Jeffrey Agyemang Duah writes: Popularizing Ghana Rice with Weak Support System

It was not surprising to hear the Ghana rice run out of stocks in certain part of the country in the wake of the “Eat Ghana Rice” campaign. Ghanaians are now enthused about the health benefits and have developed the taste for the locally produced rice. Several complaints were made by individuals and organizations that went through “hell’ during the festive seasons in accessing the Ghana rice even at the major market centers and shops in the cities.

The “Eat Ghana Rice campaign” has gradually received an unquestionable welcome by Ghanaians which implies that, the rice value chain actors especially the producers and the processors will have to step up their game in making sure Ghana rice is available to people all year round.

However, access to finance has been the main challenge faced by the actors in increasing all year production of the Ghana rice. Financial institutions that otherwise should have been providing concessionary financing to these actors are unwilling to do so and this poses a great threat to the domestic rice industry. Some banks attribute their unwillingness to give loans to farmers to the high default risk by the actors.

In 2018, the Ministry of Food and Agriculture reported annual rice consumption in Ghana at 1,200,000 metric tons. Out of that, about 420,000mt are produced locally, leaving a deficit of 600,000mt to import. To address this situation, the government of Ghana should have a deliberate financial service policy, as a matter of urgency where the rice value chain actors can easily tap into and produce more in order to curtail the long term reliance on imported rice by urban consumers who account for 76 percent of the total imported rice consumption. It is important for Ghana to also look at establishing “rice restructuring plan” to boost production as done in countries like Thailand.

Nigeria is gradually weaning itself from rice importation because of the commitment from the government and the financial institutions in supporting the rice sector through the implementation of the “Anchor Borrowers Program” (ABP). Since its inception in 2015, the program has been designed by the Central Bank of Nigeria to encourage banks to make available cheap funds to smallholder farmers who produce more than 85% of total farm output in Nigeria. The Central Bank of Nigeria provides loans to commercial banks at low interest rate for on-lending to Farmer Based Organizations. This concept has boosted paddy rice production in the country freeing farmers from the prevailing exorbitant commercial rate.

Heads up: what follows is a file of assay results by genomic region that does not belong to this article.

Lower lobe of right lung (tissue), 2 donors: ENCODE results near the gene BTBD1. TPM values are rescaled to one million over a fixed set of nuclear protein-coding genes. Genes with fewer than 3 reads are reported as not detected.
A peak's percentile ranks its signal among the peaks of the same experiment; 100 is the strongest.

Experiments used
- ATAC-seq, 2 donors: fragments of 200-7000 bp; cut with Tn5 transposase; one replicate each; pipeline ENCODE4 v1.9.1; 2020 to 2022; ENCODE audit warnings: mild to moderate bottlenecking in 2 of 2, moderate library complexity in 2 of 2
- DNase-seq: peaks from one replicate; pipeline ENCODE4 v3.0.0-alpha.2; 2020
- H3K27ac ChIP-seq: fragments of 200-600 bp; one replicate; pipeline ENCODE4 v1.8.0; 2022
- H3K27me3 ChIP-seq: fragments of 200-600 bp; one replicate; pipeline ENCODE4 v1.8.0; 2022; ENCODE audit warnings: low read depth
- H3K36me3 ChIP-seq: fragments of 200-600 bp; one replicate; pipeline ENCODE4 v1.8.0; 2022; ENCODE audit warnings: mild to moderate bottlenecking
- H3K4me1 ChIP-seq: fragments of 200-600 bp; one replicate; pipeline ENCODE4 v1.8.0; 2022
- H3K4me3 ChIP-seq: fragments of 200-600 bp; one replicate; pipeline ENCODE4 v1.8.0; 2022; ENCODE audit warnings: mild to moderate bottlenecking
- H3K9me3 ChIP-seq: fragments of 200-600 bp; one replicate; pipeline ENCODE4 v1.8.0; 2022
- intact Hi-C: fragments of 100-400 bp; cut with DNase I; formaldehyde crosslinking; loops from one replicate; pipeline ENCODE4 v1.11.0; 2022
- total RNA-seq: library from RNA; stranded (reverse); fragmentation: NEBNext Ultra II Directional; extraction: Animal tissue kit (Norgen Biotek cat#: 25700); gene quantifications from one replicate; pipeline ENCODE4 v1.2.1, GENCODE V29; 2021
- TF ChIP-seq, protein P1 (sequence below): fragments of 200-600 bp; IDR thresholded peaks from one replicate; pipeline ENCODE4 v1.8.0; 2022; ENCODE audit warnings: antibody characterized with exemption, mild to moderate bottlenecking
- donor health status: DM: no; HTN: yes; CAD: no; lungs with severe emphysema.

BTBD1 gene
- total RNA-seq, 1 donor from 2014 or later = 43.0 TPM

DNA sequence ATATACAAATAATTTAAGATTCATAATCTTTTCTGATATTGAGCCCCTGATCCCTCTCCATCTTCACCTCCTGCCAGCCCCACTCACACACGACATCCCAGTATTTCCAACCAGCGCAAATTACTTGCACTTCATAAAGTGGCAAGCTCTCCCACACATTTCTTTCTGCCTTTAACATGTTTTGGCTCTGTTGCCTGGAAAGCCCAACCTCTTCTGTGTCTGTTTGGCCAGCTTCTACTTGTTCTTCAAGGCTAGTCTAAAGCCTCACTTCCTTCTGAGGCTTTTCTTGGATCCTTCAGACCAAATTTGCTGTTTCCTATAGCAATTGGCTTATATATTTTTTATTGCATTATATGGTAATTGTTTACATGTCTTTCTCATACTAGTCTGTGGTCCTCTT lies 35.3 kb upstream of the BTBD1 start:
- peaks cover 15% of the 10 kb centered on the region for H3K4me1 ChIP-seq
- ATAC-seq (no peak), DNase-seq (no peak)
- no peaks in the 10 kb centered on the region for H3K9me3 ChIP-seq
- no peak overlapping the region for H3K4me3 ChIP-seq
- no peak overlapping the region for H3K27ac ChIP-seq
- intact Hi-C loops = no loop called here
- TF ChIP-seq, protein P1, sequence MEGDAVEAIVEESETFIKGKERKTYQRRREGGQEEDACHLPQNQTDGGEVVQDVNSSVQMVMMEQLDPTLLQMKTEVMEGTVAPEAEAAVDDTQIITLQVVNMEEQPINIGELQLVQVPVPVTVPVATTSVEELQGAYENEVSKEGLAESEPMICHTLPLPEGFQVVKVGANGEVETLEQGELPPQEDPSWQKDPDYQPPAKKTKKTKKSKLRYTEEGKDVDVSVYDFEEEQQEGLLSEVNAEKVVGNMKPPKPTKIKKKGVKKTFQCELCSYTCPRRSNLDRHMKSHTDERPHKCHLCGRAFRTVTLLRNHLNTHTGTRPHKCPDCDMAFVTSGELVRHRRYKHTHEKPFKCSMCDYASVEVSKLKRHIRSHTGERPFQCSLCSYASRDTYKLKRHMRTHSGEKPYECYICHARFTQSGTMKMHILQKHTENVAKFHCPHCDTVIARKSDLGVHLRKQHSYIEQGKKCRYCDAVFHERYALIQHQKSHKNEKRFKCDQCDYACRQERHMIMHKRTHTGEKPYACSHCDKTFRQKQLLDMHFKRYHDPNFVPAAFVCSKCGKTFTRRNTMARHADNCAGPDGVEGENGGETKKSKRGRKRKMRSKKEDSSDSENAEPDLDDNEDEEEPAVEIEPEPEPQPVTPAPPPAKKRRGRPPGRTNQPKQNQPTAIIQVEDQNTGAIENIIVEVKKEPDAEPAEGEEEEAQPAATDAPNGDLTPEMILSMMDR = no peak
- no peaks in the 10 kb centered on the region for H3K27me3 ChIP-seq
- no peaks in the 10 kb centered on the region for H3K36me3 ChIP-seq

Recently, at the launch of the Southern Africa Agri Invest program in South Africa, the Southern Africa Development Community (SADC) hinted at the establishment of the Agricultural Development Fund (ADF) which will help finance all strategic projects for crops including rice within the block. This announcement came as a result of the region’s one billion dollar annual rice import bill. Again, the Tanzanian government, through the commercial banks has been supporting the rice sector for years which have helped the industry achieved self-sufficiency.

Rwanda’s Ministry of Agriculture and Animal Resources is also in the process of developing the Rural and Agricultural Financial Service Strategy which aims at providing access to and use of financial service in rural areas in Rwanda where agriculture constitute about 70% of the labor force.

Countries within the continent are addressing the bottlenecks in their rice sector through the creation of financial interventions. Ghana should adopt similar strategy to build up the domestic rice industry.

The Africa Continental Free Trade Area Agreement will be implemented in July 2020 and how prepared is the Ghana rice sector to rub shoulders with countries like Tanzania that have been a net exporter of rice for so many years. Notwithstanding the area of value addition that seems to have been one of the key components of trade that will make countries stand tall among others and that is an avenue where Ghana can take advantage of through the rice sector.

Achieving rice self-sufficiency by 2023 in Ghana as stated by the Minister of Food and Agriculture, Hon. Dr. Owusu Afriyie Akoto, goes beyond just a call for consumption but measure in realizing the dream of massive production to bridge the 600,000mt gap of annual import.

The Ghana rice sector has a lot of export potential but lack the support system from the government and financial institutions. Ghanaians have accepted made in Ghana products and are now consuming the Ghana rice so production has to go up to meet the increasing national demand, hence access to concessionary financing is very crucial in this regard.


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